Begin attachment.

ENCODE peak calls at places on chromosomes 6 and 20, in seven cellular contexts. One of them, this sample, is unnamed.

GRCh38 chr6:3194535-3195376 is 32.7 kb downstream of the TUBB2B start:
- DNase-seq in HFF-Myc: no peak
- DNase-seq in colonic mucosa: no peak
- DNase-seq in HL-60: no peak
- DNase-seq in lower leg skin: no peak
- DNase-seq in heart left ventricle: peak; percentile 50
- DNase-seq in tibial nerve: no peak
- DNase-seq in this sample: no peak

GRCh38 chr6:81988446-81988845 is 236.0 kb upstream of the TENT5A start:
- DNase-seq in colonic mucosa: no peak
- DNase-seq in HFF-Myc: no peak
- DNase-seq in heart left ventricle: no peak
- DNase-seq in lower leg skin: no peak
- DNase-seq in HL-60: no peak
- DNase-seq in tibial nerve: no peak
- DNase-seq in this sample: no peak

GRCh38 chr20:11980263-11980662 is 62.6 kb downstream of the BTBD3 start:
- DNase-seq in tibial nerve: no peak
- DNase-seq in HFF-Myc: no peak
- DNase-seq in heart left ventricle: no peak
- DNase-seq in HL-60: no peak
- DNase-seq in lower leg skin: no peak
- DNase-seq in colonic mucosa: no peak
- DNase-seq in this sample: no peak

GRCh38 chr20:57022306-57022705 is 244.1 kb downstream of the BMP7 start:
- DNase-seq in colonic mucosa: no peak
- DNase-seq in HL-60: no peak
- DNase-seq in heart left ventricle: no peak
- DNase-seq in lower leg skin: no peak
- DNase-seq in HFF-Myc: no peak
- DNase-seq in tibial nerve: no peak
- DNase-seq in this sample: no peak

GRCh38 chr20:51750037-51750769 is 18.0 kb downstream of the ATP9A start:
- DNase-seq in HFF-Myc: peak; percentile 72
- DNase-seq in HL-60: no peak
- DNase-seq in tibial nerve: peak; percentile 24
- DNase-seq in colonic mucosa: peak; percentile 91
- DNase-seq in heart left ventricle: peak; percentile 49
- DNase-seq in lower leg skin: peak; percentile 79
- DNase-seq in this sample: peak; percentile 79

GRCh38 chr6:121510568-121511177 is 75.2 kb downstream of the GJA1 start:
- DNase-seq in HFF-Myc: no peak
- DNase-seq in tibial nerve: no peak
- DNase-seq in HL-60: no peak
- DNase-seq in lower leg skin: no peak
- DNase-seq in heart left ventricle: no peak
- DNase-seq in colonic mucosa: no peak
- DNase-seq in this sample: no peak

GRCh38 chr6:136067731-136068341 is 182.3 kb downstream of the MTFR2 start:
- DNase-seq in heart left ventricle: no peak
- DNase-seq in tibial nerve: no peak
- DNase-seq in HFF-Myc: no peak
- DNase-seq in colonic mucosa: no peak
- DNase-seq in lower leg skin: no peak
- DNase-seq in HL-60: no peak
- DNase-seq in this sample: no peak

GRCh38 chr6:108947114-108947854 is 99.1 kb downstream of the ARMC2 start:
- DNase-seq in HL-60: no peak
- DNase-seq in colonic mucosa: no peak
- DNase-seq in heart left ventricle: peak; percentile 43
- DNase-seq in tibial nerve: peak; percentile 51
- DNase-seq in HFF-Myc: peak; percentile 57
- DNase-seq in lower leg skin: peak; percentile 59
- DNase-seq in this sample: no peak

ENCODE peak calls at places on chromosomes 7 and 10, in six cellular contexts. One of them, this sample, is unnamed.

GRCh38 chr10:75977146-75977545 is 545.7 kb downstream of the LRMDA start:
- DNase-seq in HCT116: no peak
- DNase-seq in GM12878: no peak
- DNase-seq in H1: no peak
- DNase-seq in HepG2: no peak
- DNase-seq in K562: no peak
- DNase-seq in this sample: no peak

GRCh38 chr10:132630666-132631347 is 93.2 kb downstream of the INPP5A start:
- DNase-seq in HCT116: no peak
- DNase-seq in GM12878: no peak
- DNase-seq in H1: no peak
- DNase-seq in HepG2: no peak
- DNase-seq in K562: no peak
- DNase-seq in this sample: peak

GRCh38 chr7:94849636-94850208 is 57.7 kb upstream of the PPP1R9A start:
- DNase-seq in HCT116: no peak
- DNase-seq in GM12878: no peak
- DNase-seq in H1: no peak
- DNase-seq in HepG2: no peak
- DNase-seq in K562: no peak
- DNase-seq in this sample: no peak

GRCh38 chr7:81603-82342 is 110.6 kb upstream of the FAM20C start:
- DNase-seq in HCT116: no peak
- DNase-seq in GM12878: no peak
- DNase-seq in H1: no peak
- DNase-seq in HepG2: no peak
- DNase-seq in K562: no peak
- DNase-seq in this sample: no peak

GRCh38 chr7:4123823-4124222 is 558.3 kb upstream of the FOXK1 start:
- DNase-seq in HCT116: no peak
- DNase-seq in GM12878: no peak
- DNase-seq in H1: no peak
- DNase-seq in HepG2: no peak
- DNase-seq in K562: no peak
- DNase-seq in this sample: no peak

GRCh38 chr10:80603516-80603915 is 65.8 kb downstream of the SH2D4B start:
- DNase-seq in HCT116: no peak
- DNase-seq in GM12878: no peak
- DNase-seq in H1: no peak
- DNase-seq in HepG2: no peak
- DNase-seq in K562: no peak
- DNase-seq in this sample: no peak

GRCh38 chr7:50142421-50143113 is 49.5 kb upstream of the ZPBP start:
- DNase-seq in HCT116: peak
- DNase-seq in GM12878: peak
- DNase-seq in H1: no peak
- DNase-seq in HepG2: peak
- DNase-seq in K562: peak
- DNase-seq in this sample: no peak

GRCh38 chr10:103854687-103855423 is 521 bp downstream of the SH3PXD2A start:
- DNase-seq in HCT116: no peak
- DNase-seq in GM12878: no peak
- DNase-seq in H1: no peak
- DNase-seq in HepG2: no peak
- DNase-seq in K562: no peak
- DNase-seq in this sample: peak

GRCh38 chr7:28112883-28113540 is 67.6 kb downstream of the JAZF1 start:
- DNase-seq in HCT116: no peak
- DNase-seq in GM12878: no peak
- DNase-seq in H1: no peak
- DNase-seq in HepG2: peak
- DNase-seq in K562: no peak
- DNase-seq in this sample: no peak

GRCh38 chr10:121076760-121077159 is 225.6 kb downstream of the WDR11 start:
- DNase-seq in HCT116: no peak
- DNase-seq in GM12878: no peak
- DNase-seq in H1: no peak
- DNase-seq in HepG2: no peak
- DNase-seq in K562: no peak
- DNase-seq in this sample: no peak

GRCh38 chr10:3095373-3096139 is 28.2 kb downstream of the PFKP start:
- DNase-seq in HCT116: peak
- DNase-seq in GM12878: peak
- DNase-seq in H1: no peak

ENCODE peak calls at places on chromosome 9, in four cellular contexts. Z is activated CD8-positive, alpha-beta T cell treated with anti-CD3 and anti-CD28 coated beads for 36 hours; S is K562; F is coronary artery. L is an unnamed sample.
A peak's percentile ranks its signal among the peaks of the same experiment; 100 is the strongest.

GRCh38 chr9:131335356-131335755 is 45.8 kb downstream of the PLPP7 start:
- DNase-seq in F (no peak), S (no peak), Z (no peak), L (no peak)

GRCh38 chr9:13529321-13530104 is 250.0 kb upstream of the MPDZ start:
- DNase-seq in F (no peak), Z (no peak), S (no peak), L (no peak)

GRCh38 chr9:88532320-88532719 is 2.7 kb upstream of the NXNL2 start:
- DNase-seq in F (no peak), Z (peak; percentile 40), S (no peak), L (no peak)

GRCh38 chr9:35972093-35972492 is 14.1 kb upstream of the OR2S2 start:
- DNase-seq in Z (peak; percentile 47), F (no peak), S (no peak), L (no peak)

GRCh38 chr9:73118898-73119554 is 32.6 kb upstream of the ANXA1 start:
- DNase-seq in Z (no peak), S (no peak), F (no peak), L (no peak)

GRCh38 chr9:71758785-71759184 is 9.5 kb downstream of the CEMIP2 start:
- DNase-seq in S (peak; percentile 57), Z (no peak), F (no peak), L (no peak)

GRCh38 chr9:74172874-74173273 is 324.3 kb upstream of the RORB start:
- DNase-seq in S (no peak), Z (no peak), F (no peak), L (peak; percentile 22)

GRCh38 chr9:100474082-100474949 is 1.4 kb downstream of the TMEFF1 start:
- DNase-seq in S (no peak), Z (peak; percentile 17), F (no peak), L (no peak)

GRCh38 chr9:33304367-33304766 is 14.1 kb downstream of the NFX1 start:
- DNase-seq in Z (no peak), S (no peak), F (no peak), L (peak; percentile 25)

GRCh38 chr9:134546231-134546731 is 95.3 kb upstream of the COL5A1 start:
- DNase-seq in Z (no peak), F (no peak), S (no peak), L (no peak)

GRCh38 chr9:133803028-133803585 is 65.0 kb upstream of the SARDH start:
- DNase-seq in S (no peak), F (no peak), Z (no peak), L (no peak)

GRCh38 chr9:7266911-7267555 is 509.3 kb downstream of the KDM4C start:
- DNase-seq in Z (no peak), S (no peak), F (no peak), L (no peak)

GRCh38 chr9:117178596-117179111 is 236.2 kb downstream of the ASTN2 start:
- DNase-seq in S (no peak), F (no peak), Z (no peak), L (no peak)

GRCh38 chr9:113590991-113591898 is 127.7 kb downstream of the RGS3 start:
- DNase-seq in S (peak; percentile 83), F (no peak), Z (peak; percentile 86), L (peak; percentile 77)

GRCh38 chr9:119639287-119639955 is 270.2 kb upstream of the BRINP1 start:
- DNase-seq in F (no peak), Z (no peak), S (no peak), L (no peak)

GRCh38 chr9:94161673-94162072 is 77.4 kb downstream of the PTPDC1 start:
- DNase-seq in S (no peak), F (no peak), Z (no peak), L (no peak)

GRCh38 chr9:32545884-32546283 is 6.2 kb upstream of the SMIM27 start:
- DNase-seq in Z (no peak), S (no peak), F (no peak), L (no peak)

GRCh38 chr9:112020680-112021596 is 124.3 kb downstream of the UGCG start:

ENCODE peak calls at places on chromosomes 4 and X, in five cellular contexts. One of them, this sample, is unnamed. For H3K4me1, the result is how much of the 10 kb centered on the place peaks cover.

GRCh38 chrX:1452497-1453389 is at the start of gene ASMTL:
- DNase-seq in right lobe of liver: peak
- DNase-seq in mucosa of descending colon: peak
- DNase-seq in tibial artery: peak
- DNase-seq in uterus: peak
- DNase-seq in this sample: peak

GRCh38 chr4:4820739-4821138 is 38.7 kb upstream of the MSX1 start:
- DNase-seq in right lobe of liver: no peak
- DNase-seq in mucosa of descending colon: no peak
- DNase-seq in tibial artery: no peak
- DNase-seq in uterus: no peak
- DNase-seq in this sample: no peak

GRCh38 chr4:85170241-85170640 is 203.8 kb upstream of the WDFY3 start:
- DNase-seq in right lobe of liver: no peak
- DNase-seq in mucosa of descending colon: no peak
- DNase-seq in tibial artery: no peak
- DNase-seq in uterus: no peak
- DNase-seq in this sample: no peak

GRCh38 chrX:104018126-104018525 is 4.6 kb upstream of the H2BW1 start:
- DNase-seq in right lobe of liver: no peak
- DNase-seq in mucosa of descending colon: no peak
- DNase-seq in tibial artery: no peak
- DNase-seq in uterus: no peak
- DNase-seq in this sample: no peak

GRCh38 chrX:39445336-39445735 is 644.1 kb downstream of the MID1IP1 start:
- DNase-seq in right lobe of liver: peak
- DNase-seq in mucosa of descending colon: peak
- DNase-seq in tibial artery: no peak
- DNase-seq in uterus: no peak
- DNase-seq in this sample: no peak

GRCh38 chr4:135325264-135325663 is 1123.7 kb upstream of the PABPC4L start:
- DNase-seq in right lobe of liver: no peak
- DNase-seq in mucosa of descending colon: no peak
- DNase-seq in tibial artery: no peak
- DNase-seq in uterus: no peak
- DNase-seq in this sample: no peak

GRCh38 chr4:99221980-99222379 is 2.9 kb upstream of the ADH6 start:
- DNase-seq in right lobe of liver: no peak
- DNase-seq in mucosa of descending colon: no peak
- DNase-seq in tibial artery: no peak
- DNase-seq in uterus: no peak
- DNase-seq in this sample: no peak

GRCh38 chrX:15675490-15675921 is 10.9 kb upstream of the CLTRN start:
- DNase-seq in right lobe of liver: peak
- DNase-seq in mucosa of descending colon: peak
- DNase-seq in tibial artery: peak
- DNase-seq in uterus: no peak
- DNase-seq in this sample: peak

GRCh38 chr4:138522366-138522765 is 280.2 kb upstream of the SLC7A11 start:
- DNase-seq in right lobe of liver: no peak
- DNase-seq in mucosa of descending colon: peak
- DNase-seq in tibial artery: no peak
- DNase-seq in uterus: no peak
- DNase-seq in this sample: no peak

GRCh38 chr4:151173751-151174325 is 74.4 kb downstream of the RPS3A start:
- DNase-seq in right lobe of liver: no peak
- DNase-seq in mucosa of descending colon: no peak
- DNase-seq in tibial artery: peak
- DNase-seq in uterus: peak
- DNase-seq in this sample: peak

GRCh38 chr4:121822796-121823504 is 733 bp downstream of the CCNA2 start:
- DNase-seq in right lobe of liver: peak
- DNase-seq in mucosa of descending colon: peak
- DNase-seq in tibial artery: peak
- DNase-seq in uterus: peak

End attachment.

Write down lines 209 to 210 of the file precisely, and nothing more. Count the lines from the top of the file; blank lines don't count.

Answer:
GRCh38 chr4:135325264-135325663 is 1123.7 kb upstream of the PABPC4L start:
- DNase-seq in right lobe of liver: no peak